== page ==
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>The Sun (and No Fun) King

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>It was during the reign of the fat-as-fuck Louis XIV in which fashion was solidified as an institution of state power. Louis XIV is one of the most powerful leaders in the history of Europe, who’s court at Versailles could be called the most exclusive and focused center of power in the history of the European world. Access to that court and to any position of power within his government was regulated by strict sartorial guidelines that changed every season. This model of rapid trend-molting and change was a way in which Louis could determine a courtier’s allegiance to his systems, and a necessary indication of a man or woman’s wealth was their ability to quickly change their feathers. This is much more literal than Anna Wintour’s hold on American fashion; until the death of Marie Antionette and the French Revolution, the French Court’s word on dress was actual law. Nonetheless, our model of cyclical trends and the use of trend to determine someone’s relationship to power seems to have been solidified in the French court of the seventeenth century.

Funny and outrageous results of Louis’s extravagance which have stuck with us to this day: “Louis’s outrageous vanity, sumptuous court and devotion to his own well-being led to growth in the manufacturing of fine clothing and shoes, and the invention of shops in which to buy them, and to celebrity cuisine, cafes and Champagne (a particularly amusing—and explosive—chapter). Louis was enthralled by glitter, which fostered a huge increase in the diamond trade; and the first night streetlights (hence the “City of Lights”). Louis also abhorred mud (so streets were paved with cobblestones) and disliked getting wet (thus umbrellas were invented).”

Written by alexgfrank

December 16, 2009 at 5:36 pm

>the anna interview

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>Like every other fruit on the Eastern seaboard, I watched Anna Wintour’s interview with Morley Safer on 60 minutes like 3 times. Here’s my off-the-cuff, from memory transcription:

he goes:
“do u think ur a bitch”
she goes:
“a bitch? no i try not to be a bitch but i expect the bestfrom people, and i won’t change that”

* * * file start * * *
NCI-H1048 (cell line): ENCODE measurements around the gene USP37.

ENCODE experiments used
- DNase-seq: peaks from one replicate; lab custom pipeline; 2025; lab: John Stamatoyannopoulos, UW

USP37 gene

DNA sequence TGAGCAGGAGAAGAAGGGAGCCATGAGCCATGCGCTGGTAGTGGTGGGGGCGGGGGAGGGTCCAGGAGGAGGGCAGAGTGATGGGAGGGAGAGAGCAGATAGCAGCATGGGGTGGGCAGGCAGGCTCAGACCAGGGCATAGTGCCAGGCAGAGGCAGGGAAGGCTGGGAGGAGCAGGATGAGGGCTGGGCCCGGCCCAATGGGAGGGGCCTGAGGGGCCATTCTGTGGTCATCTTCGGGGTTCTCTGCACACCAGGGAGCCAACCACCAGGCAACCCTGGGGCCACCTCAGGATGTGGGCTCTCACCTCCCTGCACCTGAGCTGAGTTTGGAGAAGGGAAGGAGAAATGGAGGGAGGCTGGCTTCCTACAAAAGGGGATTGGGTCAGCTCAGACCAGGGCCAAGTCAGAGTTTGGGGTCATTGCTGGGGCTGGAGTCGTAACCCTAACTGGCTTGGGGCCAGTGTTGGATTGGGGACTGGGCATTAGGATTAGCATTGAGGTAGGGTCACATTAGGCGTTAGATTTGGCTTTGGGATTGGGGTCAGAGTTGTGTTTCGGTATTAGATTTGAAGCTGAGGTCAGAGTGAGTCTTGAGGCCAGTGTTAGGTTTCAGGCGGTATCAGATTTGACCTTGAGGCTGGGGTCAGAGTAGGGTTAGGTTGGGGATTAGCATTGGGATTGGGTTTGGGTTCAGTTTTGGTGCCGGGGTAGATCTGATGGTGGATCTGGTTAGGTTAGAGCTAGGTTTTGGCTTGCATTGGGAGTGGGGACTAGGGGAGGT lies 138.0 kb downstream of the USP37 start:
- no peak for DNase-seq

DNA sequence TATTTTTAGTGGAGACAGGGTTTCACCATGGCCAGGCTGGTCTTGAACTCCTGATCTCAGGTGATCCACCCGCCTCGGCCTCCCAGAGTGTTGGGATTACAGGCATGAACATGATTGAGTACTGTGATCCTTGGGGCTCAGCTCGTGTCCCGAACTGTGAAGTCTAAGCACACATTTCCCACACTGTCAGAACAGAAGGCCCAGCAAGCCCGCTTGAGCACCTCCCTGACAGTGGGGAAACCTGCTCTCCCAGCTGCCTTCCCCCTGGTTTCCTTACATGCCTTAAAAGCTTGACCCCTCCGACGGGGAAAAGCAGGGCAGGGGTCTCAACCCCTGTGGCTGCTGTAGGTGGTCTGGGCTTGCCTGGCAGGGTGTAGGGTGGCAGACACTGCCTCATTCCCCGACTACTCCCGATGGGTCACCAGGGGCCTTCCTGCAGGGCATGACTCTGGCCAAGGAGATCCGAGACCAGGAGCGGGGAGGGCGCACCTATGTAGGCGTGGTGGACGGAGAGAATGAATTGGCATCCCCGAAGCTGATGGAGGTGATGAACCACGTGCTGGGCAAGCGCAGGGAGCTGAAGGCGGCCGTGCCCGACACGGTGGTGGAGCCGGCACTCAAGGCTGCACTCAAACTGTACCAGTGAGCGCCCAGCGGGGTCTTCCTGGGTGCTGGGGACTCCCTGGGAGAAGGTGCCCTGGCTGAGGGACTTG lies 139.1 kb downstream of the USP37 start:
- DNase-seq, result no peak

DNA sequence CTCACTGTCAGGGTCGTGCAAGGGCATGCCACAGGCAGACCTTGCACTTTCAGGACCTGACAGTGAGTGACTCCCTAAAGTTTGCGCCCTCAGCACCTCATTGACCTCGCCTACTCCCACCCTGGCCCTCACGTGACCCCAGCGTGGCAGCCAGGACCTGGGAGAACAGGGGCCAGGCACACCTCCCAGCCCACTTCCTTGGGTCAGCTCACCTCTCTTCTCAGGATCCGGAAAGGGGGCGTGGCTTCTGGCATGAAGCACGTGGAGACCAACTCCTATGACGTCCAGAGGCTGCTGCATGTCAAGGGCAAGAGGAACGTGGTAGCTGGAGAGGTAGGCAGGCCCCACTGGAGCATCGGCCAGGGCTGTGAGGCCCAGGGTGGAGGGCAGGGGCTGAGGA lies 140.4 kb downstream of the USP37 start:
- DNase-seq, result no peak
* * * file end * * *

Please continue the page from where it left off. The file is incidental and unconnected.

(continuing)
“but you are cold, right?”
“look, mor, this isn’t a tea party, its hard work”
“but c’mon anna, ur not nice to people”
“look i need to be tough morley”

andre leon talley:
“she’s a bitch, mor”

morley:
“u basically run shit like mussolini, right bitch?”
AW:
“i try to do the best I can to influence people, i’m more like chavez”
“bitch how much do you spend on this shit, for real, like what the fuck?”
“mor, i love fashion”

grace coddington:
“have you seen the bitch? just look at that shit!”

Written by alexgfrank

May 18, 2009 at 5:38 pm

>C’mon, Vogue.

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>A CASE FOR MAGAZINES:

Dude, say what you want about Vogue and Anna and Alexandra Kotur and all that shit, but let me say that even still, as Vogue languishes in the obscurity of irrelevance, I pick up each thick issue with its impeccable binding and am reminded of being 16. And, hello, I love Marx! You know? I have never, in my life, been interested in capitalism in an obvious way. I loathe, loathe the way that fashion turns subversion into “style” and “media”. I believe in subversion and punk and queer rights and anti-heteronormativity and that whole thing. I mean, I’ve read the books, I search for truth, I’m aware of the way of the way stylization makes a mockery of important things.

But the power of Vogue is exactly that it floats above my politics and forces my eye towards beauty. In some way, some how, Vogue has nothing to do with the vomit-inducing trend of punk-influenced clothes or any of that appropriative bullshit. It remains, quite possibly due to a century of precedent, a magazine that serves more as a vacation, a feeling, in a Wildeian sense that beauty can reign. I understand the complaints: fashion is, by nature, a classist enterprise. But I believe strongly in the pursuit of beauty. And while beauty should never have the pricetag of a $5,000 dress, Vogue costs merely four dollars, and it has, at moments (admittedly not as much recently) enveloped me so fully that the dresses and blouses and shoes are merely afterthoughts; the value is in the moments I spend in my room, away from the deglamorizing internet, in the light, but sturdy, pages of a magazine that honors shape and color and form more than any other publication.

Written by alexgfrank

April 30, 2009 at 3:47 am

>queen bitches

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>

Written by alexgfrank

February 14, 2008 at 12:56 am